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Transcript

Song of Songs: Semi-Erotic Love Poetry

Podcast Date: July 08, 2019

(64:42)

Speakers in the audio file:

Jon Collins     

Tim Mackie




Jon:    Hey, this is Jon at The Bible Project. Quick heads up before we get into this episode, today we're going to talk about a book in the Bible called the Song of Songs. So if you're listening to this around someone who doesn't know about the birds and the bees, I suggest putting on some headphones. 

Tim:    Song of Songs has struck many readers throughout history that's like, "What is semi-erotic love poetry doing in the Bible?" Once again, it's all about the assumptions that we bring to the Bible.

Jon:    We're in the middle of examining the books of wisdom in the Hebrew Scriptures, learning how to read them well in light of the whole story of the Bible. Today, we're going to dive into the book called the Song of Songs. Now, for most of us, including Song of Songs in the wisdom literature, it might be a bit of a curveball. And if you're like me, you've never really known where to put this book in the Bible, it just seems like a random collection of love poetry.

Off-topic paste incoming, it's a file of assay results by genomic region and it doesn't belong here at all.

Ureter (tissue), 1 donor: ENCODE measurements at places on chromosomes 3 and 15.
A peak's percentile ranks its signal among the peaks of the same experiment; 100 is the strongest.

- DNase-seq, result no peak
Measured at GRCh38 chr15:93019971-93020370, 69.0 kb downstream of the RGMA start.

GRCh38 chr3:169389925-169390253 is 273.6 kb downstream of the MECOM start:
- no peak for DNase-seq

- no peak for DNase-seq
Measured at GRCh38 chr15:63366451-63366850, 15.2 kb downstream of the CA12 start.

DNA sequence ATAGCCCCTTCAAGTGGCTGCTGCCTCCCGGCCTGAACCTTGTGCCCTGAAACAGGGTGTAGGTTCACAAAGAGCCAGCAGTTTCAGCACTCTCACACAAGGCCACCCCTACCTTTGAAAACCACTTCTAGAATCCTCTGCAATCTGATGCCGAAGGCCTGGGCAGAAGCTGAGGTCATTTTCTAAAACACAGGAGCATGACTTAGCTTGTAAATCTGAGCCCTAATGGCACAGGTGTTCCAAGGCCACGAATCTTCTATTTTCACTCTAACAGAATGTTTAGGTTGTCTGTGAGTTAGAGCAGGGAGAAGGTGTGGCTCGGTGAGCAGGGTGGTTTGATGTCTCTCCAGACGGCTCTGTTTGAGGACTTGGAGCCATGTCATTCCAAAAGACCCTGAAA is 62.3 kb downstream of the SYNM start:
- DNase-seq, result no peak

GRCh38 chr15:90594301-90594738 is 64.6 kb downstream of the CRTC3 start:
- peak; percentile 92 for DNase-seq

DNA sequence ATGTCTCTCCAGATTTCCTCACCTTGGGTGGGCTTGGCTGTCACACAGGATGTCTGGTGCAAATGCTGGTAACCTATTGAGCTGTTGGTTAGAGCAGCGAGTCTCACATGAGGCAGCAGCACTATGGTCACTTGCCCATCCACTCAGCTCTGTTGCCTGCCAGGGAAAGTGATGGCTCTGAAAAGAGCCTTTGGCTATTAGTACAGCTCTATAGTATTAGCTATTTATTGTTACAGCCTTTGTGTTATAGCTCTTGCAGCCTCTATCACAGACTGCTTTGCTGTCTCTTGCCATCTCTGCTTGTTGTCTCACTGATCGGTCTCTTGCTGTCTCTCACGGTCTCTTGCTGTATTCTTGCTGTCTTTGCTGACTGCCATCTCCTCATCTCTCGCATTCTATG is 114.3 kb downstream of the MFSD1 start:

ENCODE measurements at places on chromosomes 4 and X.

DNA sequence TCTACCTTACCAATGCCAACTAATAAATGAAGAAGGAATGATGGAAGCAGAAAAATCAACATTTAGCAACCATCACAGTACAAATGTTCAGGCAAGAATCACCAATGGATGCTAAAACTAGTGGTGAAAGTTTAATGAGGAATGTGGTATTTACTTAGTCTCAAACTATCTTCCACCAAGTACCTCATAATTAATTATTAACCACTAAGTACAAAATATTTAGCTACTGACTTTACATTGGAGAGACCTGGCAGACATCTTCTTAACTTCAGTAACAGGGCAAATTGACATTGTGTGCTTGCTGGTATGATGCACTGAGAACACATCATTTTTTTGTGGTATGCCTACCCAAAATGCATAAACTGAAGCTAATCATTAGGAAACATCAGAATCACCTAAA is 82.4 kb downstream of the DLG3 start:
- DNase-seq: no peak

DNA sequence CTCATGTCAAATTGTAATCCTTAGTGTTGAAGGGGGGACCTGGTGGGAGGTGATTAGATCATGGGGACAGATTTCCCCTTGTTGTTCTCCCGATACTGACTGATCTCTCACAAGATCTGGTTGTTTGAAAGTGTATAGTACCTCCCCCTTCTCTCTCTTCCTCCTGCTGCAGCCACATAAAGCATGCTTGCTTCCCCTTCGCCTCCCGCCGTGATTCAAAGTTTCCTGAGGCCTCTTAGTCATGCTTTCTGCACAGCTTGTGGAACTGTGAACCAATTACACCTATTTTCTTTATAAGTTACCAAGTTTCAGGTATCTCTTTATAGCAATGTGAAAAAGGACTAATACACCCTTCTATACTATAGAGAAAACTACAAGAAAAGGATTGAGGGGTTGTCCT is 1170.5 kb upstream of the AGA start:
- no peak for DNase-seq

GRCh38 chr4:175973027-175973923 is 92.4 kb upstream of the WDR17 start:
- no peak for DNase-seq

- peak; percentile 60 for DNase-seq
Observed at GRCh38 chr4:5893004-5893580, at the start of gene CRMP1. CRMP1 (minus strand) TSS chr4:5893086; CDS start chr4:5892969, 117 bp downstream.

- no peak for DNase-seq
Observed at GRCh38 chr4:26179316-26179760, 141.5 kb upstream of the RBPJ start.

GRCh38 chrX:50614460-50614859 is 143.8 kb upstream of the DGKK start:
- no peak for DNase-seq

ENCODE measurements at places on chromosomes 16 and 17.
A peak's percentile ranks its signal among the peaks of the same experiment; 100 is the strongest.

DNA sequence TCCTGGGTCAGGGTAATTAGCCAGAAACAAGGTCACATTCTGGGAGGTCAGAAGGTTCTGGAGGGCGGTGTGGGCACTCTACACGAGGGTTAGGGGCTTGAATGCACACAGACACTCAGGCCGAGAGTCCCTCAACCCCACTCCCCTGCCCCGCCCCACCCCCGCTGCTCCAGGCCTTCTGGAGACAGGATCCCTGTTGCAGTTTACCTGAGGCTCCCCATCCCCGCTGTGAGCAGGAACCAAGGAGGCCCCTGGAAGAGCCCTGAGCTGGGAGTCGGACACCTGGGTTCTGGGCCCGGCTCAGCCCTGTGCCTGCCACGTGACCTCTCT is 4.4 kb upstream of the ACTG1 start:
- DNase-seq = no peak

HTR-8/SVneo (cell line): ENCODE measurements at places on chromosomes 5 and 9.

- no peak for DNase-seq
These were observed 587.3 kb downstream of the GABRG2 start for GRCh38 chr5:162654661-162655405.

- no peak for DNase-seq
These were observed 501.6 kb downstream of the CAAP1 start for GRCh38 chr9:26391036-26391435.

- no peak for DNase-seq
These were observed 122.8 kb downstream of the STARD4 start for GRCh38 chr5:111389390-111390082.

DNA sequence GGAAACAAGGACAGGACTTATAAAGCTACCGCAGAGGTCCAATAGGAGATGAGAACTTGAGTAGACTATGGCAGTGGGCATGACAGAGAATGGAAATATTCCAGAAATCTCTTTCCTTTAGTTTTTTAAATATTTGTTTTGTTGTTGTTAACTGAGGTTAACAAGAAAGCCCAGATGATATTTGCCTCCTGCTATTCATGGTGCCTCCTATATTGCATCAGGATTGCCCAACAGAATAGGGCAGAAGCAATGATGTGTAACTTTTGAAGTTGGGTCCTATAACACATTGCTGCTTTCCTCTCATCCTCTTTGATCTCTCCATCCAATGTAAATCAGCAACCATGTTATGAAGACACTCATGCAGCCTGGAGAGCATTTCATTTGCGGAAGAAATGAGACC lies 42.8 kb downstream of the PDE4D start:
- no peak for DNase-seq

Tim:    However, if you have been an attentive reader of the Hebrew Scriptures, you know that storylines can be symbolic and read on multiple levels. There's something similar with the Song of Songs, multiple layers of meaning that work simultaneously. So you can read it as love poetry, but if you start paying attention to hyperlinks, you'll notice that there's all of this Eden imagery going on. If you pay attention to other hyperlinks, sometimes even the same ones, there's all this temple Solomon imagery going on. 

Jon:    At one level, the Song of Songs is about sexuality. So what do we do with that?

Tim:    Humanity's pursuit of knowledge and wisdom in order to rule can be completely made on analogy to men and women seeking each other sexually. It's supposed to make you blush, but at the same time, the sexual layer of meaning is also speaking on the same layer of meaning that Proverbs 1 through 9 is with these two women. 

Jon:    The Song of Songs is all about pursuing wisdom. Or actually, about wisdom pursuing us.